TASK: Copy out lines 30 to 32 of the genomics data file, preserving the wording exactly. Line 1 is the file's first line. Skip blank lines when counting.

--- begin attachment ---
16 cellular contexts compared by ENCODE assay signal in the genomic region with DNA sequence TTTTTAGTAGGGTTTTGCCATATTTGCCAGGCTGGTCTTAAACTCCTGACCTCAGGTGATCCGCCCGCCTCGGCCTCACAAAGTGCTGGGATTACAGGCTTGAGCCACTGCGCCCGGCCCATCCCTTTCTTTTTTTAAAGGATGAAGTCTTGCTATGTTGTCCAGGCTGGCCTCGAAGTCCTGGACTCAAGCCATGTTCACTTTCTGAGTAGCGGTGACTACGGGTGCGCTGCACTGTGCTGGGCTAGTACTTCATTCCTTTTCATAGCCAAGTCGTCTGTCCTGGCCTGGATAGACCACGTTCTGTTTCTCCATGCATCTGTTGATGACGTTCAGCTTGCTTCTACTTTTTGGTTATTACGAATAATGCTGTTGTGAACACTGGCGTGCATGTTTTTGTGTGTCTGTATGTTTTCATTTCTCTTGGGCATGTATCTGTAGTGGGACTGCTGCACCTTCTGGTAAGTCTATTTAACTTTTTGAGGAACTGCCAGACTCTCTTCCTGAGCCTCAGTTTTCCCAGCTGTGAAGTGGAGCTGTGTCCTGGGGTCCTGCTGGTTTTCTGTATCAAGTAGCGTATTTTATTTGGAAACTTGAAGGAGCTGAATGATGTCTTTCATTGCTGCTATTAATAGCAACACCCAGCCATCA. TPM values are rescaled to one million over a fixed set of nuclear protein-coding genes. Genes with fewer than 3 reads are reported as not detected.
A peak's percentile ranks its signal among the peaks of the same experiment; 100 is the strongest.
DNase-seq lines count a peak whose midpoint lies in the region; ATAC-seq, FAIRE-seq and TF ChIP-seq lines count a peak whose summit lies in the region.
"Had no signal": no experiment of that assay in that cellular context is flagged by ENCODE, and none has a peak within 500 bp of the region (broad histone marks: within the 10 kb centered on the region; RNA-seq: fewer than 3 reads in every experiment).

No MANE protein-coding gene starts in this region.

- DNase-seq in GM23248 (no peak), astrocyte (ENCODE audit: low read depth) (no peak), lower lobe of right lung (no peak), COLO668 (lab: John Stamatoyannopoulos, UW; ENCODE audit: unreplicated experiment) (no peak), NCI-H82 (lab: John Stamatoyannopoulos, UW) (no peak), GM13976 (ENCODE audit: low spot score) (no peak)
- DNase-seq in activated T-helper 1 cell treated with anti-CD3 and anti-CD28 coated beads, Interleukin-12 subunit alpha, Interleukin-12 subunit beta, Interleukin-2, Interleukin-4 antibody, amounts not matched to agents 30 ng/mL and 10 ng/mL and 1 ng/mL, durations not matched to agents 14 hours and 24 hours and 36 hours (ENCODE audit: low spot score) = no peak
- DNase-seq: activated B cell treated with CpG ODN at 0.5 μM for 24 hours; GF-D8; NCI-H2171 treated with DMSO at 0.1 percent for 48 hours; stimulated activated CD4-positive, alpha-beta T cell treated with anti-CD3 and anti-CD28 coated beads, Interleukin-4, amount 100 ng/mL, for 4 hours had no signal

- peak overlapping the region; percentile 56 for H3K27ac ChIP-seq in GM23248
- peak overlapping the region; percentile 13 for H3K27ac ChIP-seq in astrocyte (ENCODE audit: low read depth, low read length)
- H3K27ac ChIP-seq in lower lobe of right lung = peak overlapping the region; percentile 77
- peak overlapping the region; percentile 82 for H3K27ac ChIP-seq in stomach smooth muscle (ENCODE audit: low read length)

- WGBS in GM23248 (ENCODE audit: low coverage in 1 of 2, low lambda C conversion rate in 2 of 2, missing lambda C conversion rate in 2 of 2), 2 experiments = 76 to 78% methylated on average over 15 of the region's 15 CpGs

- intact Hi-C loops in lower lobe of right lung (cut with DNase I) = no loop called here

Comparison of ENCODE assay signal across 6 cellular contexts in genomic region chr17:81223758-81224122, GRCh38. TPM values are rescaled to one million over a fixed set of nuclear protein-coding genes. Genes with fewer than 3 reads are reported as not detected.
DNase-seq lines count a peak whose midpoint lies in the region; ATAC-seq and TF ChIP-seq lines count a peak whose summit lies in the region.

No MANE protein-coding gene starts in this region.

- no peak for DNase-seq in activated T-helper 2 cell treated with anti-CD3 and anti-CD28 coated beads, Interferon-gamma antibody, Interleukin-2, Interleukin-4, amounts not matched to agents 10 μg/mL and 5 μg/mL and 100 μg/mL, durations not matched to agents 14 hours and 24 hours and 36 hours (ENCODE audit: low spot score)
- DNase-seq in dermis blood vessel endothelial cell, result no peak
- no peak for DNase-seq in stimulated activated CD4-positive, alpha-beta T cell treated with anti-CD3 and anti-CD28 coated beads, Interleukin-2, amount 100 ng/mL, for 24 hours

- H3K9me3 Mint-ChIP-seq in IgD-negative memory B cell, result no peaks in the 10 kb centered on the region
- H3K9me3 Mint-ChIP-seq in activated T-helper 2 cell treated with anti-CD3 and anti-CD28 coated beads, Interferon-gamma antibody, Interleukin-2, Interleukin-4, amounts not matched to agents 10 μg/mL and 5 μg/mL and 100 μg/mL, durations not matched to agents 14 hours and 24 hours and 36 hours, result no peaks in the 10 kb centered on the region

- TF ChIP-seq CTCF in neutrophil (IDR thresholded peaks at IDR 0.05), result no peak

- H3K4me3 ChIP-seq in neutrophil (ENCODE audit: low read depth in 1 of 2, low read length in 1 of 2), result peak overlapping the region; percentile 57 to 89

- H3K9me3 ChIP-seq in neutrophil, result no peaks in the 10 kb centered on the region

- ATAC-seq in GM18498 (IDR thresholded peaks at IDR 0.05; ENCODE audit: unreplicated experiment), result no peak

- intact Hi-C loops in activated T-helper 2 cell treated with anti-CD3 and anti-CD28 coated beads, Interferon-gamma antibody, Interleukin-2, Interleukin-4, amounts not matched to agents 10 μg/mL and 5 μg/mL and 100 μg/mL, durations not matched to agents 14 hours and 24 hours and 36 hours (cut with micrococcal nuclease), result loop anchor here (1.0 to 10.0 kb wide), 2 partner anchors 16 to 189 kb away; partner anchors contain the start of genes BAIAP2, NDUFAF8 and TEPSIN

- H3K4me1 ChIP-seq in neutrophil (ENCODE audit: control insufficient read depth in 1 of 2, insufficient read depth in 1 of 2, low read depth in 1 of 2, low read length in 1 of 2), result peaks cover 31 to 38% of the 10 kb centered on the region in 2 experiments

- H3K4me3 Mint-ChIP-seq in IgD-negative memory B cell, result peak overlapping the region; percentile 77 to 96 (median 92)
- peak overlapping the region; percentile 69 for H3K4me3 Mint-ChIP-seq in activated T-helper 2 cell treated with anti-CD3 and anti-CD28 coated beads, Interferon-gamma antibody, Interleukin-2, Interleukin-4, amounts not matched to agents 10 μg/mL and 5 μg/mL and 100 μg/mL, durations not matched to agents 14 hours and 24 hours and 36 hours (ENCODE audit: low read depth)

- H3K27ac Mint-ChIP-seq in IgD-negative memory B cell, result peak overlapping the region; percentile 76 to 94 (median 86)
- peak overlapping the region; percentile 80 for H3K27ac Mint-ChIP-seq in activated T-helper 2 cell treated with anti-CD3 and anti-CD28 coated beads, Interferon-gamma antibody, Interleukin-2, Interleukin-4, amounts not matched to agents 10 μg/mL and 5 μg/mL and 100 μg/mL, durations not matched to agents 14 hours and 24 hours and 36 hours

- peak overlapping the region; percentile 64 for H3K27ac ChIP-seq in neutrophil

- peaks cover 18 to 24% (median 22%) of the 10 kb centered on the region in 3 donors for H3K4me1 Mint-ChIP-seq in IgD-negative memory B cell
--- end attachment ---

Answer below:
- peak overlapping the region; percentile 69 for H3K4me3 Mint-ChIP-seq in activated T-helper 2 cell treated with anti-CD3 and anti-CD28 coated beads, Interferon-gamma antibody, Interleukin-2, Interleukin-4, amounts not matched to agents 10 μg/mL and 5 μg/mL and 100 μg/mL, durations not matched to agents 14 hours and 24 hours and 36 hours (ENCODE audit: low read depth)

- H3K27ac Mint-ChIP-seq in IgD-negative memory B cell, result peak overlapping the region; percentile 76 to 94 (median 86)
- peak overlapping the region; percentile 80 for H3K27ac Mint-ChIP-seq in activated T-helper 2 cell treated with anti-CD3 and anti-CD28 coated beads, Interferon-gamma antibody, Interleukin-2, Interleukin-4, amounts not matched to agents 10 μg/mL and 5 μg/mL and 100 μg/mL, durations not matched to agents 14 hours and 24 hours and 36 hours